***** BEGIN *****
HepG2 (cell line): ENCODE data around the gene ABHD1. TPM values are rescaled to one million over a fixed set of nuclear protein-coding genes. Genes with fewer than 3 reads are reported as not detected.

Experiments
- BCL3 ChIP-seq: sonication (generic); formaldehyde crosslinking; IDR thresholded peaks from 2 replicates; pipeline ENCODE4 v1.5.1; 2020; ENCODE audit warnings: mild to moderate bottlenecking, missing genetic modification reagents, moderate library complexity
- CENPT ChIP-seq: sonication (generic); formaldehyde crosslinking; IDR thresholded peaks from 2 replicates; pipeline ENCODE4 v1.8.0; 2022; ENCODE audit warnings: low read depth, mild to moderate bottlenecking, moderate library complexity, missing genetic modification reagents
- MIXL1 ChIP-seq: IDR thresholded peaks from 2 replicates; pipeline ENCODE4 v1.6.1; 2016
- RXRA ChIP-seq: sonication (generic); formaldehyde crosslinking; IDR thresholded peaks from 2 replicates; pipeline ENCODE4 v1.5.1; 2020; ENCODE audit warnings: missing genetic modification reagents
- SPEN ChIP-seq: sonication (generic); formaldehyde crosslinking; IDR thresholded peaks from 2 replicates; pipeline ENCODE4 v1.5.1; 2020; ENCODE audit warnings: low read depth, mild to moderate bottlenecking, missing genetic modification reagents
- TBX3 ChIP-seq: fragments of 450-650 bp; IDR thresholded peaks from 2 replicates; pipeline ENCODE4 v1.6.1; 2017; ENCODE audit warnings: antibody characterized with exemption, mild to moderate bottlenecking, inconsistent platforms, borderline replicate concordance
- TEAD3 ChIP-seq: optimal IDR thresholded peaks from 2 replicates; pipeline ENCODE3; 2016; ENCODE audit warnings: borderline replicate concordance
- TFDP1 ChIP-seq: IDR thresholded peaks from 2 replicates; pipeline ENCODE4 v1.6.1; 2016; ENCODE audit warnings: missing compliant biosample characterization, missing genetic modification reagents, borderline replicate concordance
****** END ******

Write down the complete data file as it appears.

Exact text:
HepG2 (cell line): ENCODE data around the gene ABHD1. TPM values are rescaled to one million over a fixed set of nuclear protein-coding genes. Genes with fewer than 3 reads are reported as not detected.

Experiments
- BCL3 ChIP-seq: sonication (generic); formaldehyde crosslinking; IDR thresholded peaks from 2 replicates; pipeline ENCODE4 v1.5.1; 2020; ENCODE audit warnings: mild to moderate bottlenecking, missing genetic modification reagents, moderate library complexity
- CENPT ChIP-seq: sonication (generic); formaldehyde crosslinking; IDR thresholded peaks from 2 replicates; pipeline ENCODE4 v1.8.0; 2022; ENCODE audit warnings: low read depth, mild to moderate bottlenecking, moderate library complexity, missing genetic modification reagents
- MIXL1 ChIP-seq: IDR thresholded peaks from 2 replicates; pipeline ENCODE4 v1.6.1; 2016
- RXRA ChIP-seq: sonication (generic); formaldehyde crosslinking; IDR thresholded peaks from 2 replicates; pipeline ENCODE4 v1.5.1; 2020; ENCODE audit warnings: missing genetic modification reagents
- SPEN ChIP-seq: sonication (generic); formaldehyde crosslinking; IDR thresholded peaks from 2 replicates; pipeline ENCODE4 v1.5.1; 2020; ENCODE audit warnings: low read depth, mild to moderate bottlenecking, missing genetic modification reagents
- TBX3 ChIP-seq: fragments of 450-650 bp; IDR thresholded peaks from 2 replicates; pipeline ENCODE4 v1.6.1; 2017; ENCODE audit warnings: antibody characterized with exemption, mild to moderate bottlenecking, inconsistent platforms, borderline replicate concordance
- TEAD3 ChIP-seq: optimal IDR thresholded peaks from 2 replicates; pipeline ENCODE3; 2016; ENCODE audit warnings: borderline replicate concordance
- TFDP1 ChIP-seq: IDR thresholded peaks from 2 replicates; pipeline ENCODE4 v1.6.1; 2016; ENCODE audit warnings: missing compliant biosample characterization, missing genetic modification reagents, borderline replicate concordance